CAMP SHELBY, Miss. – Romania’s 72nd Chemical Biological Radiological and Nuclear (CBRN) Defense Battalion trained with the Alabama National Guard’s 31st CBRN Brigade at Camp Shelby in April, completing a two-part combat readiness exercise.
“Right now,” said Romanian Master Sgt. Bogdan Cojanu-Popescu, “we see combat threats, like in the war in Ukraine on our border. We see the Russians are suspected of using chemical weapons, and we have to be prepared to meet these challenges if they come into our territory.”
The first part of the readiness exercise, Guardian Mask 21, took place near Sighișoara, Romania, and familiarized Alabama Soldiers with Romanian weapons, vehicles, terrain and procedures. The second, Carpathian Dragon 22, was conducted at Camp Shelby April 24-30 to provide Romanian troops with U.S.-centric training.
“The end goal is to help incorporate interoperability between two CBRN forces,” said Sgt. Maj. William Godshall, 31st CBRN brigade operations. “That way, if we end up on the same battlefield together, we could conduct missions together and supplement each other. We could send Soldiers to operate with them and they could send Soldiers to operate with us.”
Capt. John Bailey, commander of the 440th Chemical Company, one of the 31st CBRN Brigade’s subordinate units, said both phases focused on mission readiness. But with the Russia-Ukraine war, Carpathian Dragon provided even more relevant warfighting urgency.
“The scenario we built, we specifically geared toward a Russian theme, with the idea of what if something were to happen over there,” Bailey said.
Romania shares two borders with Ukraine and looks across the Black Sea to Ukraine, Russia, and Russian-occupied Ukrainian land.
For almost three decades, the Alabama National Guard and Romania have been partners under the Department of Defense National Guard Bureau State Partnership Program.
In an April speech, Gen. Daniel Hokanson, chief of the National Guard Bureau, called the SPP a significant factor in Ukraine’s success fending off Russian offensives.
“You don’t have to look far to see the impact of the SPP,” Hokanson said. “The conflict in Ukraine highlights the interconnectedness of the security environment.”
Ukraine and Romania entered the State Partnership Program in 1993 — its inaugural year — pairing Ukraine with the California National Guard and Romania with Alabama.
Guardian Mask and Carpathian Dragon are just two of the hundreds of military-to-military engagements that have taken place in the 29 years since.
Both covered a wide range of CBRN Soldier skills. Romanian and Alabama Soldiers conducted missions as a single, seamless unit.
Bailey said the exercises showcased the strengths of the SPP.
“As the National Guard, we work hard to really ensure that we’re always ready to integrate with our NATO allies and defend peace wherever it’s needed,” he said.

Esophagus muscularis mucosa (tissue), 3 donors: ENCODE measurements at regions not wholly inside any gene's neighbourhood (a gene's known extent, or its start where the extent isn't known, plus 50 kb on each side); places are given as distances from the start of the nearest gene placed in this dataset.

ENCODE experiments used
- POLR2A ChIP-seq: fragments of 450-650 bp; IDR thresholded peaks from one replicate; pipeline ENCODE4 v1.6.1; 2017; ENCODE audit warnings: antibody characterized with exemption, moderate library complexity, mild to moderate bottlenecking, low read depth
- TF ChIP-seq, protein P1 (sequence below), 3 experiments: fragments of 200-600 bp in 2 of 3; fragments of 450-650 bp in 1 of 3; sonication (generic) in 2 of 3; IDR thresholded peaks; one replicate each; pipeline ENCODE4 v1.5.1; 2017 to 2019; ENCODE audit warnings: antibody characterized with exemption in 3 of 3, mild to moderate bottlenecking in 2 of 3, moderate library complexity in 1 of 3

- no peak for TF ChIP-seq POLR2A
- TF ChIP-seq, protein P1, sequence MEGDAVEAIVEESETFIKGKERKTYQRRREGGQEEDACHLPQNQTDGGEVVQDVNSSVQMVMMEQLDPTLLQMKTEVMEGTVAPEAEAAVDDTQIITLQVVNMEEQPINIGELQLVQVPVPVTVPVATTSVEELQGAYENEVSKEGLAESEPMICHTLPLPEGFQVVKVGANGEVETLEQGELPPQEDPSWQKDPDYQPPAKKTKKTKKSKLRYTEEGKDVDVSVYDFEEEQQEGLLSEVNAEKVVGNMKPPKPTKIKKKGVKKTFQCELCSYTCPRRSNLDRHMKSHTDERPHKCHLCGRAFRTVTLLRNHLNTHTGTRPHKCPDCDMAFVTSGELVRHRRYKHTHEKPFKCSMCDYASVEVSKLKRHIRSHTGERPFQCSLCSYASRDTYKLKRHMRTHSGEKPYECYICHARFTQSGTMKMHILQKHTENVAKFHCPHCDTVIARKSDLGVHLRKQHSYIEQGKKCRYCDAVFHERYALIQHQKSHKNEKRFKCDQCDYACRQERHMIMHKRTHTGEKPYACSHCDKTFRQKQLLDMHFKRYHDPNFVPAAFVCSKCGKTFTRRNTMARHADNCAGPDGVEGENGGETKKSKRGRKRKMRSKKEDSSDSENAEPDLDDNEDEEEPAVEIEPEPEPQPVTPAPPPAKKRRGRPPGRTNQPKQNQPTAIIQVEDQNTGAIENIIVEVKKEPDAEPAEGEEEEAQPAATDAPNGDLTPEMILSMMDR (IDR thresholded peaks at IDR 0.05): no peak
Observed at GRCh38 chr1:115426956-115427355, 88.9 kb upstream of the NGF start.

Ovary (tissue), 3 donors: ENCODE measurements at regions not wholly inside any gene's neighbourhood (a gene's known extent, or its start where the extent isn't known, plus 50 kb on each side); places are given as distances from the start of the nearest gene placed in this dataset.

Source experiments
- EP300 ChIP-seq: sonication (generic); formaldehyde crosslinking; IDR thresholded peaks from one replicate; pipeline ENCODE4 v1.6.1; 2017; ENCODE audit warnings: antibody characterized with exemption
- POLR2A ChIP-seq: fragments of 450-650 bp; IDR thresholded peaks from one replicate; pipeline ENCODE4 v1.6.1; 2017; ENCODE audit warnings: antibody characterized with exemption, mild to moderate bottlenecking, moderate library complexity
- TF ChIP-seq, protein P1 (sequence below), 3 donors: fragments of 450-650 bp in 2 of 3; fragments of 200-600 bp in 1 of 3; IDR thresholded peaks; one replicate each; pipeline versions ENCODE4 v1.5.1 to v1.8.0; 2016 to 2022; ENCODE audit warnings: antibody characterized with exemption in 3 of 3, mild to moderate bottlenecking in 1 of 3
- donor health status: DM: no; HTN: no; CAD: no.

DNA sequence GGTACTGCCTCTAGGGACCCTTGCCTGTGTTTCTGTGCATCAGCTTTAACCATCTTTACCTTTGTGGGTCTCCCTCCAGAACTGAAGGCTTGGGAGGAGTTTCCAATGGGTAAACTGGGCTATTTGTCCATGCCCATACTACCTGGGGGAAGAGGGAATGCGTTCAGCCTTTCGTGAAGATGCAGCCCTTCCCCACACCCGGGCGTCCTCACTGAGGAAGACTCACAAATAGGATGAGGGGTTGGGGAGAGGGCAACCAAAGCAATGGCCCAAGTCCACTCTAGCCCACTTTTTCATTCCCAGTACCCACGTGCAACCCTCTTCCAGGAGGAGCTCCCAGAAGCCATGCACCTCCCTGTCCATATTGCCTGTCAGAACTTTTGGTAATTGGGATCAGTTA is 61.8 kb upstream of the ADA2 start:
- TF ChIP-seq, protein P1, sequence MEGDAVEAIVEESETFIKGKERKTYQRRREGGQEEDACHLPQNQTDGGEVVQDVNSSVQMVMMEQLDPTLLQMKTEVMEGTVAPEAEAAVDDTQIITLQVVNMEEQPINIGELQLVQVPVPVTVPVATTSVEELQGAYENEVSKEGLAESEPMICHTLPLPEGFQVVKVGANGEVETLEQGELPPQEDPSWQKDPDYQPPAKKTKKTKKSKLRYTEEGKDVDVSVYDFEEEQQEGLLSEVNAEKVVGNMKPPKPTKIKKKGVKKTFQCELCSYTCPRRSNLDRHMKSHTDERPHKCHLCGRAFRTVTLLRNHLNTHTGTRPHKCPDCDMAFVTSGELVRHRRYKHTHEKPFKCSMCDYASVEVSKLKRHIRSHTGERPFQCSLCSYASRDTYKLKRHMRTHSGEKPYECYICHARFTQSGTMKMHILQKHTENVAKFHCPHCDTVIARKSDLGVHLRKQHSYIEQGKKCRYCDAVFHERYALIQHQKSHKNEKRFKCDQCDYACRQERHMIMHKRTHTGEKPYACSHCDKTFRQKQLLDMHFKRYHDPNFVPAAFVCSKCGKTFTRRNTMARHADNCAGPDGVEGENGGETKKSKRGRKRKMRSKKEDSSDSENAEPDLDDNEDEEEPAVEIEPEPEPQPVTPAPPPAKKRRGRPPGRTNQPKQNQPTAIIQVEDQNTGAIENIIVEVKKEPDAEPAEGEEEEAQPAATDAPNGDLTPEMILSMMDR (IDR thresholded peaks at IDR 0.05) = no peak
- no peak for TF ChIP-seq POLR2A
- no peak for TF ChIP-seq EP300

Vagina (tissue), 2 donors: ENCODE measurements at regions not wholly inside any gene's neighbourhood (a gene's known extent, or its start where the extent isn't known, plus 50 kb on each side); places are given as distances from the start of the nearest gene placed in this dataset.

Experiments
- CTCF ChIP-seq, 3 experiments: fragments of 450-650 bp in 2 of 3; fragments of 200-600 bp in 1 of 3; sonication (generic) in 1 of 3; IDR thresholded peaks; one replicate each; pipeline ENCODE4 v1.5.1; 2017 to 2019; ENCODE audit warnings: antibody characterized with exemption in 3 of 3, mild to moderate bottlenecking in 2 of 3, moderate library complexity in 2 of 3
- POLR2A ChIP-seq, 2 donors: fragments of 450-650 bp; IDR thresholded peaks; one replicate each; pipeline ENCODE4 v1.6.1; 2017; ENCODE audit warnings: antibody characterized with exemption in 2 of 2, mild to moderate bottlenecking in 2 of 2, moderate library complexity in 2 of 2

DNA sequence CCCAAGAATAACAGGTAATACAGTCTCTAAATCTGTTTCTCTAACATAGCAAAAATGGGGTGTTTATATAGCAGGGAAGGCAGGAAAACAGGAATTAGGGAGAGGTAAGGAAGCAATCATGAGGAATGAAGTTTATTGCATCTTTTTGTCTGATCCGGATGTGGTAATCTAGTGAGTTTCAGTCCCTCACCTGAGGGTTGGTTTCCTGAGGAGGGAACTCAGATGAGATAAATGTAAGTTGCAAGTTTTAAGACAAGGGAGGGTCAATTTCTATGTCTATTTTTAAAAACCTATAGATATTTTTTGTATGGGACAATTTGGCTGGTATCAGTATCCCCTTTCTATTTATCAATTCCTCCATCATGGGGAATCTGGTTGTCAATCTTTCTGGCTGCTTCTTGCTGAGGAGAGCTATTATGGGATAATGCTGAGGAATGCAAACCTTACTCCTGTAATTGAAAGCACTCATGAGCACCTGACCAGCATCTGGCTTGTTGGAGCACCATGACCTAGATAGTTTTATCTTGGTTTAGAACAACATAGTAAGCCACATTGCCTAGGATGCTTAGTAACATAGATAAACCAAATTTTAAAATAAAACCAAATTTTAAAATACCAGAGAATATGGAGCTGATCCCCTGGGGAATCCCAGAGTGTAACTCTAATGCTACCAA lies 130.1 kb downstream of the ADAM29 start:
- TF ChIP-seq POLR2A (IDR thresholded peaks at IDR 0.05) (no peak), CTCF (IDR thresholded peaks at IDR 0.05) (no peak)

“Partnerships are what make us the National Guard. It’s who we are, whether that’s partnerships with our parent services or partnerships with foreign nations or partnerships with local authorities in civilian communities across the country,” he said. “It opens the eyes of the Soldiers to understand that there are other ways to do things out there, and it really creates innovation between the partners.”
Cojanu-Popescu agreed, adding that the innovation cuts both ways.
The U.S. and Romanian armies shared ideas they will implement for future operations.
“We learned so much from it,” Cojanu-Popescu said, “and afterward, we got to express our opinions about it and I gave them some ideas to improve communication.”
Godshall said the 31st CBRN Brigade plans to continue ramping up the speed and intensity of state partnership engagements, as the readiness of NATO allies and U.S. service members to operate in Eastern Europe is an immediate priority.
“This made us better,” Godshall said, “and it helps build the relationship, but it also helps build toward further, even larger exercises. I think that if we continue to have engagements like this, that we could just drop in and operate side by side and integrate at a moment’s notice.”
For Cojanu-Popescu and his team, these exercises and the capabilities they build are more important than ever.
“After this, I trust more in myself,” he said. “I will never be the same man. And now I know that if we were to be in that kind of situation to work together to confront an enemy, we will be successful because we broke language barriers, social barriers and equipment barriers.
“The U.S. troops know how to operate our equipment; we know how to operate their equipment. And if we are to work together, no matter what the situation, we will be successful,” he said.